Grenada Elementary & Delphic Elementary
Location: Grenada & Montague, Calif.
Size: 22 kW & 7.3 kW DC
Completed: May & June 2016
A major project goal of these school installations was to demonstrate and measure the investment benefits of renewable technologies for schools. All funding for the PV Tracker project was procured by SES from California’s Proposition 39 job creation program, bundled with other energy efficiency measures (HVAC, insulation, lighting) for the schools. The school’s electricity bills are significantly reduced (freeing up money for other school needs), and these programs promote community development in the building and maintaining of solar-electric production facilities. The program requires the tracker bundles to show an SIR of greater than 1.05. The tracking systems are currently generating nearly 530 MWh of clean electricity per year, saving the districts over $8,000 annually in utility costs. The 7.3-kW Tracker units are American-made AllEarth Renewables L20 Series, each with their own ABB inverter, producing ~40% more energy than equivalent fixed panels in the location. Delphic Elementary is directly tied to single-phase power, while each of the three trackers at Grenada provides one leg of a 3-phase service. The installations are modular and relocatable if needed, and the pole-mounting negated the need for re-roofing. They were approved, funded, installed and producing net-metered power in less than 30 days.
Developer: Sharpe Energy Solutions
Contractors: Sharpe Energy Solutions, Double J Electric, Willpower Electric, Price Excavating
Mounting: AllEarth Renewables
Ad Astra Rocket Co.
Location: Liberia, Guanacaste, Costa Rica
Size: 77 kW
Completed: March 29 2016
In the late 1950’s and early 1960’s the “space race” provided an important foundation to the solar industry we know today. In a moment in history, where solar was inaccessible to virtually almost anyone, the U.S. space agency heavily invested in solar for space-bound satellite technology. This long term investment from the aerospace industry is now yielding even more dividends. As of March 2016, solar energy is now playing an important role in the development of the plasma propulsion engine, which could allow for manned travel to Mars in just 39 days. A 77-kW ground-mount solar installation at Houston-based Ad Astra Rocket Company’s lab in Liberia, Costa Rica, provides 100 percent of the power used for running experiments of the plasma propulsion engine; which heats up gases to over 1 million degrees Celsius (1.8 million degrees Fahrenheit), while creating an electromagnetic field that prevents the plasma from coming into contact with any of the engine’s components. Excess power from the PV system is used to produce and store hydrogen; which is used for industrial and transportation purposes; making this solar photovoltaic system one of the most interesting applications of its time.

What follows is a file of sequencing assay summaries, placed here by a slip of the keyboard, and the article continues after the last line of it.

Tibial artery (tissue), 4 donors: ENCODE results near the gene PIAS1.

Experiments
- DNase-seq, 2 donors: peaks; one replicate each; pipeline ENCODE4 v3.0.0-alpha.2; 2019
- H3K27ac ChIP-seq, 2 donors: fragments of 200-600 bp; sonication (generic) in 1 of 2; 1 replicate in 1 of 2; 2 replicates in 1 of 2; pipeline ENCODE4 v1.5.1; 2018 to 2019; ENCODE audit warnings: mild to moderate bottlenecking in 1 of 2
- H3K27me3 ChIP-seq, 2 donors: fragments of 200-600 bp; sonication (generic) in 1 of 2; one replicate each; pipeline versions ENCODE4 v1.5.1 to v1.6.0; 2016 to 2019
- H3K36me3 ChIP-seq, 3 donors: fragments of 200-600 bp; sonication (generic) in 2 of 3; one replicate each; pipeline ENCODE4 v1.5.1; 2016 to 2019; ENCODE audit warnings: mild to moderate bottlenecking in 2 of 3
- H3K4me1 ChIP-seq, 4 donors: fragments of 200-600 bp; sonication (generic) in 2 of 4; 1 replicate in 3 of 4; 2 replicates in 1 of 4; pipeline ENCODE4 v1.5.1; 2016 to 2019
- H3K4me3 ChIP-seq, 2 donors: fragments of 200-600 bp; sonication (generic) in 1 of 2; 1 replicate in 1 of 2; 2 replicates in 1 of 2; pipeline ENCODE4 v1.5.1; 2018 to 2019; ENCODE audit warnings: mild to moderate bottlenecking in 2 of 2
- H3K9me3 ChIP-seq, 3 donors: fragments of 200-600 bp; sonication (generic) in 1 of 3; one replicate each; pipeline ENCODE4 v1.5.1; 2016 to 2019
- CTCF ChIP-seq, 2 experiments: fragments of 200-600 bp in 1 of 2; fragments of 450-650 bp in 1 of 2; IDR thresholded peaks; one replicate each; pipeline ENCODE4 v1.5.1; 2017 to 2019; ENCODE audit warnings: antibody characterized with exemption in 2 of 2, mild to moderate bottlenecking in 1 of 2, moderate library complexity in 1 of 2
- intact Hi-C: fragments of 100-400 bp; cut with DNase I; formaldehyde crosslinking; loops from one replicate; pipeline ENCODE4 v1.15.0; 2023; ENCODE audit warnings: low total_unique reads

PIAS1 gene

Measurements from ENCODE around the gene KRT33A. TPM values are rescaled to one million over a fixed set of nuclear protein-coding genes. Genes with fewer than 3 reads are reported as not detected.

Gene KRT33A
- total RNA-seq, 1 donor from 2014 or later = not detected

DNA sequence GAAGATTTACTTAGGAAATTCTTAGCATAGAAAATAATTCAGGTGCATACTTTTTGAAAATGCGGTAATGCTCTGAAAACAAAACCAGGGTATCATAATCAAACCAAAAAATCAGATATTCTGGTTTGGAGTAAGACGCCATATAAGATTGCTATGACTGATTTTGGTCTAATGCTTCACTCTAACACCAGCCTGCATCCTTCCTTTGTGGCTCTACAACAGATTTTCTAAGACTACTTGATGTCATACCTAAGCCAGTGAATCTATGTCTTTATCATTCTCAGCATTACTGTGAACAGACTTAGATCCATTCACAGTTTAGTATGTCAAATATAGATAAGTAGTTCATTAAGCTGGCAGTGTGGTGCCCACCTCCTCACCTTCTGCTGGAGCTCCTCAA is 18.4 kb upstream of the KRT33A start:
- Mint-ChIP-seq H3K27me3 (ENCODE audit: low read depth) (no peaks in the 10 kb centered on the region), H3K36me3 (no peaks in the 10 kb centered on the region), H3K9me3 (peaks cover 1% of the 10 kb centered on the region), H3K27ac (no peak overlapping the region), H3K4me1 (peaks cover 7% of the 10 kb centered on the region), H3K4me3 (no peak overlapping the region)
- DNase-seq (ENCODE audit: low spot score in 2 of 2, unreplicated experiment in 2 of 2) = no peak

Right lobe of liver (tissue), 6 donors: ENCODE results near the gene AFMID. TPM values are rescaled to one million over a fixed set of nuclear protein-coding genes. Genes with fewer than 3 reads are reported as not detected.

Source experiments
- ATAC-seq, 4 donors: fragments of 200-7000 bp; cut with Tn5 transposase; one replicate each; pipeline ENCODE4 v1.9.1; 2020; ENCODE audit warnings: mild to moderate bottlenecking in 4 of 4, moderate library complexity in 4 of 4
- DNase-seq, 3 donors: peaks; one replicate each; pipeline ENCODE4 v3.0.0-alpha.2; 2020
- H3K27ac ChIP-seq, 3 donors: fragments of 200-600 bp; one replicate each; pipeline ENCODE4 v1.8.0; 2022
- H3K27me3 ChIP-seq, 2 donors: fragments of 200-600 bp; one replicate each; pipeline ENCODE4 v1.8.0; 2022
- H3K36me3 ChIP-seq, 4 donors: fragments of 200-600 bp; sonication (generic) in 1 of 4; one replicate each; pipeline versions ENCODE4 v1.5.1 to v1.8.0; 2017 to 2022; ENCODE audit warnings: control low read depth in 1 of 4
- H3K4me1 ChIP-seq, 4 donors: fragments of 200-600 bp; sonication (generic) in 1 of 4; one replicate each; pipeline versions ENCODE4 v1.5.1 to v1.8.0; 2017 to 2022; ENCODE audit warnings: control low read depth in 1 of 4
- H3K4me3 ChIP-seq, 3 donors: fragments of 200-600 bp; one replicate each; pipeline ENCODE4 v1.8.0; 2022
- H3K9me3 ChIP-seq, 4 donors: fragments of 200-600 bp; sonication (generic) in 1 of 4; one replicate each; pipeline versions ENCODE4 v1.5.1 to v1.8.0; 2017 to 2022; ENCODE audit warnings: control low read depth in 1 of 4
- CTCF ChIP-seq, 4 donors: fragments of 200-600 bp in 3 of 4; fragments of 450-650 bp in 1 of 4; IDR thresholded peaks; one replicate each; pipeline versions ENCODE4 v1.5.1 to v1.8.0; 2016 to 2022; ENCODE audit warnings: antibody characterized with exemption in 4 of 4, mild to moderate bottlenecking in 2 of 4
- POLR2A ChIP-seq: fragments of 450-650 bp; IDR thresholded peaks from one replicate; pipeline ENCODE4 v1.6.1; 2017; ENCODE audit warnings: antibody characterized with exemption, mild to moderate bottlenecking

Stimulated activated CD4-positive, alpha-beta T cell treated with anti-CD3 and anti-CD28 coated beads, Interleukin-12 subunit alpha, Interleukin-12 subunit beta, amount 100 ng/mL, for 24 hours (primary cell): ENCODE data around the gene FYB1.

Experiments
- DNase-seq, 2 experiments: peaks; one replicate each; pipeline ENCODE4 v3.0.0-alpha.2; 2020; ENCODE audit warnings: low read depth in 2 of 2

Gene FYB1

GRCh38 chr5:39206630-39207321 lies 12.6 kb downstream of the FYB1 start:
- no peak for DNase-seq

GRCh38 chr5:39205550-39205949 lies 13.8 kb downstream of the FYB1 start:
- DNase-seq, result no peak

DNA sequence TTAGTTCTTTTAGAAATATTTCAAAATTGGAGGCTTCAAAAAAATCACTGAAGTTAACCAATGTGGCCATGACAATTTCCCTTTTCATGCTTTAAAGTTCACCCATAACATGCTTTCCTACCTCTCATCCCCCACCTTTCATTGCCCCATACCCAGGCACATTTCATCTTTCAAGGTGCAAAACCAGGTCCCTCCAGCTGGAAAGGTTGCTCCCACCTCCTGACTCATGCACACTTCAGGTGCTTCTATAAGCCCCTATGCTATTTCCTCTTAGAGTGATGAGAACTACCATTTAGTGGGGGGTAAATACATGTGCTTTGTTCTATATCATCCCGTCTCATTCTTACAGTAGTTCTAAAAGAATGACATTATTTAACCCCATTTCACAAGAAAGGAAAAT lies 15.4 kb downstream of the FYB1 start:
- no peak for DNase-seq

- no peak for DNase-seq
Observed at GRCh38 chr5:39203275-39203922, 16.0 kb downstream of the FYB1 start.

Developer: Sibo Energy S.A.
Contractor: Sibo Energy S.A.
Modules: Jinko Solar
Inverters: Kaco new energy
North Putnam High School & Middle School
Location: Bainbridge, Indiana
Size: (kW/MW) 1.6 MW with Battery 5,245 – 305W modules
Completed: March 2016
North Putnam Schools were in need of physical upgrades including a need to improve air quality with new ventilation systems. North Putnam was looking to institute a debt service program and considered using wind turbines. Johnson-Melloh Solutions (JMS) proposed a solar panel farm on 6 acres as an alternative because it gave North Putnam control of their electricity cost for the next 25 years. JMS also introduced a capital lease agreement through a non-debt service finance program via a community bank that required no upfront capital and did not raise any local tax levy with a positive cash flow in Year 1 – after the annual lease payment. JMS selected JLM Energy to create an energy system that combined solar + storage. Facilities can rely on stored power during peak times to lower bills, and excess energy can be fed back to the grid at a constant rate over the course of the day, resulting in lower bills. Transmission & Distribution (T&D) infrastructure at the school facility caps the amount of power that can be transmitted back to the grid to 500 kW – a limitation easily overcome by the brains of the energy storage system. Students get a hands-on lesson in energy efficiency because they can monitor the JLM Energy’s Measurz software dashboard real-time on kiosks located throughout the school.